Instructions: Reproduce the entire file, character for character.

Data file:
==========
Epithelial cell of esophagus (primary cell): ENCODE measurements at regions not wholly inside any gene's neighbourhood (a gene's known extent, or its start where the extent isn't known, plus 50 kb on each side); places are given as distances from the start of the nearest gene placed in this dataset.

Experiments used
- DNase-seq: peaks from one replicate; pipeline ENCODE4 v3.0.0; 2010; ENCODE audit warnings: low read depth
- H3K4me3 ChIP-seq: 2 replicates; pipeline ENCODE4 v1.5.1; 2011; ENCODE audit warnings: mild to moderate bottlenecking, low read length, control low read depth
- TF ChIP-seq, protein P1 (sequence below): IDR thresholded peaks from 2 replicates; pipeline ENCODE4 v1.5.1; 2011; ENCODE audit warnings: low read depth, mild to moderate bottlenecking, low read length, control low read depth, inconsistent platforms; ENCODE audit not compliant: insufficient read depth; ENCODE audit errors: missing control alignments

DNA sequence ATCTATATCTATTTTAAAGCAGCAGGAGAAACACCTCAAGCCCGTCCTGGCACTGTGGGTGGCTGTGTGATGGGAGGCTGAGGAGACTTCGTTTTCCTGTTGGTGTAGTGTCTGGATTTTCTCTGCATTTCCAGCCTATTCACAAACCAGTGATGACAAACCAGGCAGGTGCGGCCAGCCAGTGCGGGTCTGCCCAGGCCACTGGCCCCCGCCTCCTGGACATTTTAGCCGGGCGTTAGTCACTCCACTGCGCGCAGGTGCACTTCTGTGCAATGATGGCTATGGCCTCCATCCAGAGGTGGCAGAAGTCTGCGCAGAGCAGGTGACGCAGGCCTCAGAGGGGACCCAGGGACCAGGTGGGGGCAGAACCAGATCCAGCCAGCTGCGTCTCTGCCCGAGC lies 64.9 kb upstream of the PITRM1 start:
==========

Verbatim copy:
Epithelial cell of esophagus (primary cell): ENCODE measurements at regions not wholly inside any gene's neighbourhood (a gene's known extent, or its start where the extent isn't known, plus 50 kb on each side); places are given as distances from the start of the nearest gene placed in this dataset.

Experiments used
- DNase-seq: peaks from one replicate; pipeline ENCODE4 v3.0.0; 2010; ENCODE audit warnings: low read depth
- H3K4me3 ChIP-seq: 2 replicates; pipeline ENCODE4 v1.5.1; 2011; ENCODE audit warnings: mild to moderate bottlenecking, low read length, control low read depth
- TF ChIP-seq, protein P1 (sequence below): IDR thresholded peaks from 2 replicates; pipeline ENCODE4 v1.5.1; 2011; ENCODE audit warnings: low read depth, mild to moderate bottlenecking, low read length, control low read depth, inconsistent platforms; ENCODE audit not compliant: insufficient read depth; ENCODE audit errors: missing control alignments

DNA sequence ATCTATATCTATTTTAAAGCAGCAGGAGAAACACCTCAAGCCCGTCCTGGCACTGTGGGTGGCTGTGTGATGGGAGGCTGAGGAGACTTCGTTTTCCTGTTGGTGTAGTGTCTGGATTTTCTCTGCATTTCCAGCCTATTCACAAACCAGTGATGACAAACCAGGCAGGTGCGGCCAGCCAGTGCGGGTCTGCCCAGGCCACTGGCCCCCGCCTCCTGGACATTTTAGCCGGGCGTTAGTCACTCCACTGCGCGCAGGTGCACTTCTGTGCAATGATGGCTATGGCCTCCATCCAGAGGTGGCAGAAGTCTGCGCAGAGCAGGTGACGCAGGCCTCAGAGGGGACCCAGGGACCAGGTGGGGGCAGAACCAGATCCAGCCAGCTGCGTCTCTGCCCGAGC lies 64.9 kb upstream of the PITRM1 start: